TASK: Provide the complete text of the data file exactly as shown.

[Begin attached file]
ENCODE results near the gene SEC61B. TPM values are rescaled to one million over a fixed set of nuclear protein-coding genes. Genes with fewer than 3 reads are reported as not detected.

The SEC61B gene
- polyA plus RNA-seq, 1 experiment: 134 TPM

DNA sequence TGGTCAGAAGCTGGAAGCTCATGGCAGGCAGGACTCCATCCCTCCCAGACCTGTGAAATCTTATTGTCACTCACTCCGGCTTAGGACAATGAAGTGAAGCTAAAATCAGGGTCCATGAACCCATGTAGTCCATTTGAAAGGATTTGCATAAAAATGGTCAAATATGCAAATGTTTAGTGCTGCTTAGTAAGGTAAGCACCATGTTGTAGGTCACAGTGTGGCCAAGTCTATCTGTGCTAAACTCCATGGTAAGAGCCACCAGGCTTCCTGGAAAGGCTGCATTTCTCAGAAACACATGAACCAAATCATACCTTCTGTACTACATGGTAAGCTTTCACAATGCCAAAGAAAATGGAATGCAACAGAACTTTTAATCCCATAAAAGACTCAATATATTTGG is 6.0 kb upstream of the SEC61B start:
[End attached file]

ENCODE results near the gene SEC61B. TPM values are rescaled to one million over a fixed set of nuclear protein-coding genes. Genes with fewer than 3 reads are reported as not detected.

The SEC61B gene
- polyA plus RNA-seq, 1 experiment: 134 TPM

DNA sequence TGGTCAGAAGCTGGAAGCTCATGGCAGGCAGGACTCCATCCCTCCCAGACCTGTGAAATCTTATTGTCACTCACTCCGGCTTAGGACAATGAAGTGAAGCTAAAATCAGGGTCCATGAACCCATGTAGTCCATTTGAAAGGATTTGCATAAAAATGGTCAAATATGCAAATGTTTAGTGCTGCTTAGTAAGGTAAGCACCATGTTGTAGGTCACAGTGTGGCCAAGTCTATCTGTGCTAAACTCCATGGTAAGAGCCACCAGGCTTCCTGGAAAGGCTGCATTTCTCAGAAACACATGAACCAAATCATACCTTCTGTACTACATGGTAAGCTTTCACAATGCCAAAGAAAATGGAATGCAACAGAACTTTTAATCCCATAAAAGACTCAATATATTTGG is 6.0 kb upstream of the SEC61B start: